At one point in this three-year battle, pet owners proposed a type of licensing where we would run our dog through a series of obedience tests (or maybe they use the AKC’s Canine Good Citizen certification process) to prove how great we already know they are and the city would grant off-leash rights to dogs who pass; revoking a license if an issue arises with that dog. What a killer idea!! Where did that one go? There are enough dog parks for the dogs who can’t pass. And there are plenty of local trainers who can help them pass if they really cared. It’s time to stop penalizing good dogs and forcing them into quarantines decorated to look like freedom.

Off Leash Solutions-

Dog ParksRuffwear Quick Draw– Let him carry his own leash. The Quick Draw is the ideal solution to hands-free leashing. He carries his own! The short leash attaches and wraps around your dog’s collar. Pull the tab for quick release from the Velcro and voile. It also has reflective striping for added attention in the dark. $19.95.



  • Park City better not fence in Round Valley! I go there to xc ski with my dog, and he loves it! We also love Millcreek – it’s the only place you can hike with your dog off leash (odd days only, of course). The only “dog park” that is worth going to where the dogs are friendly is Tanner Dog Park, but again, that is an area you can still have a nice walk, off leash. I’m not sure if I really even consider it a dog park because it doesn’t feel like one.

    I agree with you on getting more dogs to pass the Good Canine Citizen test. Seems like if you want to eat with your dog on a patio somewhere, they now require it, plus having their Rabies tags. There are plenty of dogs who won’t pass, and we should be rewarding the dogs who do pass it.

    I am glad we have the FIDOS group in SLC to help fight against some of these leash laws. They were also the group that was able to make Millcreek dog friendly on odd days.

    What we need more of is open, off leash areas so our dogs have a chance to explore the outdoors with their fur-humans. It won’t be long before everything is fenced for dogs in Utah. I have lived in 7 states and Utah has been the worst state to live in with a dog. It’s a shame – we have such beautiful country here.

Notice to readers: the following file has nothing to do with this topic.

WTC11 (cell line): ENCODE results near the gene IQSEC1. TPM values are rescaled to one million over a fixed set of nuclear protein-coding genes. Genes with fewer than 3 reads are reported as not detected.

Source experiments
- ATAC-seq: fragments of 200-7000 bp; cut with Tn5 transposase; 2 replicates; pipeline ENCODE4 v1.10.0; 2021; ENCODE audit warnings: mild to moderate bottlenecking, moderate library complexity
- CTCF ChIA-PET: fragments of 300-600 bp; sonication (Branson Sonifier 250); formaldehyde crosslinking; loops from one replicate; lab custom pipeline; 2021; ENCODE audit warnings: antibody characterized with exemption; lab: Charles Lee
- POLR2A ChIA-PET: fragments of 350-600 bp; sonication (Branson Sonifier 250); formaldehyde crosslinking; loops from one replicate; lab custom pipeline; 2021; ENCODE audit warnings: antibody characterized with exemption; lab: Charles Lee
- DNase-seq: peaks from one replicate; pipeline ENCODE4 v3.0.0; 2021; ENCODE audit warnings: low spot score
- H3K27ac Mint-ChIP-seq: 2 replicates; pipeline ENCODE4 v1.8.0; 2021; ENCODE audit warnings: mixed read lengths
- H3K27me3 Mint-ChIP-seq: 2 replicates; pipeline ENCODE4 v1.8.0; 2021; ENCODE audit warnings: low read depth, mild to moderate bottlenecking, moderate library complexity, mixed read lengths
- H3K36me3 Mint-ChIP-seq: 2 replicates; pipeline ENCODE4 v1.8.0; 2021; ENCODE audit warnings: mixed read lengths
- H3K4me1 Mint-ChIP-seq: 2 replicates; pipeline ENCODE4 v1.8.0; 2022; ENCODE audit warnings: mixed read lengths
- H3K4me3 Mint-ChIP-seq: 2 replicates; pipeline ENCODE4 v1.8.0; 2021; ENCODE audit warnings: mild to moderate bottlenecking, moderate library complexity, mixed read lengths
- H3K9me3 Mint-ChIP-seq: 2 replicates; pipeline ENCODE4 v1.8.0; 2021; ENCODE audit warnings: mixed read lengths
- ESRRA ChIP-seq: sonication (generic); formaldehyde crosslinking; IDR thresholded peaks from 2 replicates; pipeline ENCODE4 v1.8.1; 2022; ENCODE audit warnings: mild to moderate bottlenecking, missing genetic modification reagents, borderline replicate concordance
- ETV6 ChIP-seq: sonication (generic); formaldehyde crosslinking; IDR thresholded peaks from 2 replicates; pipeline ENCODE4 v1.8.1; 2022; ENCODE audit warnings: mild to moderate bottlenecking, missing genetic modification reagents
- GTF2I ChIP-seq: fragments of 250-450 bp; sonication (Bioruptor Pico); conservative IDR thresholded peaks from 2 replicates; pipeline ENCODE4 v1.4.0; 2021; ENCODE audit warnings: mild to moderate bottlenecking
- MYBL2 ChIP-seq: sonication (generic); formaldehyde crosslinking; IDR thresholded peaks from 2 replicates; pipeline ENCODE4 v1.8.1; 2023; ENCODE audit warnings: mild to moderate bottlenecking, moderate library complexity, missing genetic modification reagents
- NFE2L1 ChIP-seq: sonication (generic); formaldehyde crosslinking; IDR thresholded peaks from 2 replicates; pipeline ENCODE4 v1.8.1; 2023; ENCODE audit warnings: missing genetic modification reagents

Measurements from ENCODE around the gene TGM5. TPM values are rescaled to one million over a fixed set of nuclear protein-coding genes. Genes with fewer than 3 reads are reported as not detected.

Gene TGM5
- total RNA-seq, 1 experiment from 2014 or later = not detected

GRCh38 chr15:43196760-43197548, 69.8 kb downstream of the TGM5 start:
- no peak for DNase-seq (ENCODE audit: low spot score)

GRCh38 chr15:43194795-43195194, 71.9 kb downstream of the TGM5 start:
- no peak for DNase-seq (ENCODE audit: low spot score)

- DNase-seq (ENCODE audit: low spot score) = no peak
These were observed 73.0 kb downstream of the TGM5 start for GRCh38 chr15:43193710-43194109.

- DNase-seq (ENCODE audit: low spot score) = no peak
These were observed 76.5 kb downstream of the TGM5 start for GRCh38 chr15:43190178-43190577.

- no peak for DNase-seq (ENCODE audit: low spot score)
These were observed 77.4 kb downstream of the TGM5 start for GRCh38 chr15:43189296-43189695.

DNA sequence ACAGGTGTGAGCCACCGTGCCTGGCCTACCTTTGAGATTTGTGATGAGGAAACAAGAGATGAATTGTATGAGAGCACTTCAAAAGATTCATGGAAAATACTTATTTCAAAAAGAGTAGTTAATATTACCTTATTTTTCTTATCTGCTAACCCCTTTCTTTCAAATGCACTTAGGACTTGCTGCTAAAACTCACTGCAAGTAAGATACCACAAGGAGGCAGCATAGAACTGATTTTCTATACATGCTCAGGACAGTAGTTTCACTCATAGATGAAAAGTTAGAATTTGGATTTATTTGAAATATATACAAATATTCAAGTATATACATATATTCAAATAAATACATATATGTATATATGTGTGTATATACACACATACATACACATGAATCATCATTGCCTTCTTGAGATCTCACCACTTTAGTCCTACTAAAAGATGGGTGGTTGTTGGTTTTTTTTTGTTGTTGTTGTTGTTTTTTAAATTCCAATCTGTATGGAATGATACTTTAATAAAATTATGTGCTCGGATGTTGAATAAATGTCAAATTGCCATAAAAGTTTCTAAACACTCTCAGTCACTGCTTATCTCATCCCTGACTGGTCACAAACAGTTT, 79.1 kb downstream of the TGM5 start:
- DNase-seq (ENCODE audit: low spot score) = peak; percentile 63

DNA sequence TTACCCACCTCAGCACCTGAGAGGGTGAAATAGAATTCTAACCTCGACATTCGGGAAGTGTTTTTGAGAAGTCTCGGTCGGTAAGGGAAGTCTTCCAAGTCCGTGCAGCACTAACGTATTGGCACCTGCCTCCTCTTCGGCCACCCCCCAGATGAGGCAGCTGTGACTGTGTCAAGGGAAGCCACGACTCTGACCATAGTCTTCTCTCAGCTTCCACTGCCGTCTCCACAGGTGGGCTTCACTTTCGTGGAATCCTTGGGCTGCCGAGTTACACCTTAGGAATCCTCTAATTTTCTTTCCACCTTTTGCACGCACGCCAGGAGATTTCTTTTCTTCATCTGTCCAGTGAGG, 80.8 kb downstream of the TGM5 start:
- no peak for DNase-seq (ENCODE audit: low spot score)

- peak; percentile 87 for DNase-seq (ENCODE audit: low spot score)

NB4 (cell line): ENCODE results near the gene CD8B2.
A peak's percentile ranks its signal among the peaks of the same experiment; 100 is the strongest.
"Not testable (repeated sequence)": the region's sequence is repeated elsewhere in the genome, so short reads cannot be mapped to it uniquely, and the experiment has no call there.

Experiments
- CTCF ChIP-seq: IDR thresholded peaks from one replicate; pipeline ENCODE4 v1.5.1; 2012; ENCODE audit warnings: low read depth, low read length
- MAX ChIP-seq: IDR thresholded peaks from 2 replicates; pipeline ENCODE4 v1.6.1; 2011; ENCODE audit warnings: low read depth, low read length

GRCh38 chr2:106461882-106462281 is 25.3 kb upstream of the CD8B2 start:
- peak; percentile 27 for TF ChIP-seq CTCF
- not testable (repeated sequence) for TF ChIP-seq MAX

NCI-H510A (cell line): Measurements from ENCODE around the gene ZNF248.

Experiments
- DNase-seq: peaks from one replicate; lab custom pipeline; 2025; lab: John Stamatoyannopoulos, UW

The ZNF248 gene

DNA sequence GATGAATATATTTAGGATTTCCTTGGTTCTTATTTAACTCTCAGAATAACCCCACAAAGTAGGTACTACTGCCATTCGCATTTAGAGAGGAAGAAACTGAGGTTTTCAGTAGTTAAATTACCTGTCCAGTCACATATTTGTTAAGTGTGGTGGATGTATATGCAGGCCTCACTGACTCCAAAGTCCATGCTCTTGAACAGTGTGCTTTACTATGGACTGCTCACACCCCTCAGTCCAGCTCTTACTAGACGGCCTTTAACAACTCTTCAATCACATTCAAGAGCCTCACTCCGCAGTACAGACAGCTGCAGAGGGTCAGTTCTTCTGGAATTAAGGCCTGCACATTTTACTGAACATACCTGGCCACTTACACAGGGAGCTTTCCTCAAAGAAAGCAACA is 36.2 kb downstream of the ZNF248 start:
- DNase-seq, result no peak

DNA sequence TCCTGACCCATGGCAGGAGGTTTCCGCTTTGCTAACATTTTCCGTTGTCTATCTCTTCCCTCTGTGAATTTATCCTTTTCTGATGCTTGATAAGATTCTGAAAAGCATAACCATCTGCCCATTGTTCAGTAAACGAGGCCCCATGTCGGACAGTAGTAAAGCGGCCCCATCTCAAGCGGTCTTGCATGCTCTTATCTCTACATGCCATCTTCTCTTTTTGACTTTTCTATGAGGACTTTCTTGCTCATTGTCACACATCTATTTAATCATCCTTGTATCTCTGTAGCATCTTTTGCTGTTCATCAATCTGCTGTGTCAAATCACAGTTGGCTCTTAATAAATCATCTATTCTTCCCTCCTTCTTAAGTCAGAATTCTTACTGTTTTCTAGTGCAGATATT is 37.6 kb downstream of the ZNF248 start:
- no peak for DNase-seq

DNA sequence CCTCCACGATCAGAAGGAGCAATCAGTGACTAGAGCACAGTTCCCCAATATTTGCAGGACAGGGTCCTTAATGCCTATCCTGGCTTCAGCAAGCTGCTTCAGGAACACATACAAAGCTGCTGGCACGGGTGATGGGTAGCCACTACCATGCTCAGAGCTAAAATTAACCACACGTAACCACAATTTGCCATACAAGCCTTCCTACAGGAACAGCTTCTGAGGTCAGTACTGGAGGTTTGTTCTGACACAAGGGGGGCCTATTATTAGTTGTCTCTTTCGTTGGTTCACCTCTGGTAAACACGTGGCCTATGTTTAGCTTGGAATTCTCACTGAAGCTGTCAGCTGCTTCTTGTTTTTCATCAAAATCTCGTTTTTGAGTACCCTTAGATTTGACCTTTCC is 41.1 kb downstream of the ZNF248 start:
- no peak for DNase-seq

Alicia @

  • I agree that dog parks are not the solution and that one of the draws of living in Utah for me is that I can have my dogs with me when I am in the mountains/canyons. I absolutely agree that a responsive trained dog could be a good solution.

    However, as an animal behavior consultant and private trainer, and the ONLY affiliate member of the American Veterinarian Society of Animal Behavior (AVSAB) in Utah, I very strongly disagree with the idea that a shock collar is a viable training tool for off leash solutions.

    As a consultant, most of my clients are genuinely caring people that have reactive, fearful and/or aggressive dogs and who have been given the terrible advice to use e-collars, prong collars or choke chains to control their dog. Science shows these ‘wonderful tools’ can exacerbate aggressive/reactive behavior, and the AVSAB has a position statement against their use.

    As a dog lover, owner, experienced behavior consultant and trainer, I am all for off leash dogs when and where appropriate. But the use and mostly misuse of e-collars will not keep the general public safe, and could result in a potential law suit for the owners and god forbid worse for their beloved pet.

    • I have owned my dog training business for 38 years and am a dog behavioral specialist. I have worked with all types and personalities of dogs and have had extremely good successes. So many trainers and owners are not training with using how the dog’s mind thinks. I have seen training methods come and go in my years of training and am seeing a lot of indulgence these days causing dogs to not respect their “leaders” or owners. I have to fix many dogs that have been treat trained and will only work for food. Dogs see indulgence as a weakness. Yes, there are some dogs that are not high on the pecking order that will fall in line, but many dogs will take advantage of the weaknesses of their owners, thus we are seeing many ill-mannered dogs, which is causing dogs to be shut out of so many areas. I not only train for obedience, but also for manners. I shudder at the behavior of so many dogs that I see in public these days.